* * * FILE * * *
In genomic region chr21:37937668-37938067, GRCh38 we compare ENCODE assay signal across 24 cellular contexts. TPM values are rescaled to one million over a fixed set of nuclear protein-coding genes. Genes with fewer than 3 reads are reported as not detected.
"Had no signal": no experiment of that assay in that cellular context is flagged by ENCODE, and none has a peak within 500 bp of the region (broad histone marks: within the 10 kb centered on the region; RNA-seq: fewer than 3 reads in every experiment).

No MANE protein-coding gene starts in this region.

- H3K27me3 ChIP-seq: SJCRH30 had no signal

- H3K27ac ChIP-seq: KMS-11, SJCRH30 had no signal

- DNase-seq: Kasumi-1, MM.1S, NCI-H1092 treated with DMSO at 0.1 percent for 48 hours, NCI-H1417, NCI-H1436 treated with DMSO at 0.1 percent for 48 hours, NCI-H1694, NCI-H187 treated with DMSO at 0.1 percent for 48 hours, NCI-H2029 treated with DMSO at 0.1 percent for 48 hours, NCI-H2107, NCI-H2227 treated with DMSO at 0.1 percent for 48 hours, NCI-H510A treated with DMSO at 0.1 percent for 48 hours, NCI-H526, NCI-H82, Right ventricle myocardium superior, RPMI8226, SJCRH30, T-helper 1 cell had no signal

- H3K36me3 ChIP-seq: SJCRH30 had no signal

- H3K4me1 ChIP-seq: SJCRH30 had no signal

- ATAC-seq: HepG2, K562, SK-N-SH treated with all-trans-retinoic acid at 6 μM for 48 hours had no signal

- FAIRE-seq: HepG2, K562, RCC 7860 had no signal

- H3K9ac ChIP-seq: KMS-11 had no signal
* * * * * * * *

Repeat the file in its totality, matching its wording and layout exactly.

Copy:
In genomic region chr21:37937668-37938067, GRCh38 we compare ENCODE assay signal across 24 cellular contexts. TPM values are rescaled to one million over a fixed set of nuclear protein-coding genes. Genes with fewer than 3 reads are reported as not detected.
"Had no signal": no experiment of that assay in that cellular context is flagged by ENCODE, and none has a peak within 500 bp of the region (broad histone marks: within the 10 kb centered on the region; RNA-seq: fewer than 3 reads in every experiment).

No MANE protein-coding gene starts in this region.

- H3K27me3 ChIP-seq: SJCRH30 had no signal

- H3K27ac ChIP-seq: KMS-11, SJCRH30 had no signal

- DNase-seq: Kasumi-1, MM.1S, NCI-H1092 treated with DMSO at 0.1 percent for 48 hours, NCI-H1417, NCI-H1436 treated with DMSO at 0.1 percent for 48 hours, NCI-H1694, NCI-H187 treated with DMSO at 0.1 percent for 48 hours, NCI-H2029 treated with DMSO at 0.1 percent for 48 hours, NCI-H2107, NCI-H2227 treated with DMSO at 0.1 percent for 48 hours, NCI-H510A treated with DMSO at 0.1 percent for 48 hours, NCI-H526, NCI-H82, Right ventricle myocardium superior, RPMI8226, SJCRH30, T-helper 1 cell had no signal

- H3K36me3 ChIP-seq: SJCRH30 had no signal

- H3K4me1 ChIP-seq: SJCRH30 had no signal

- ATAC-seq: HepG2, K562, SK-N-SH treated with all-trans-retinoic acid at 6 μM for 48 hours had no signal

- FAIRE-seq: HepG2, K562, RCC 7860 had no signal

- H3K9ac ChIP-seq: KMS-11 had no signal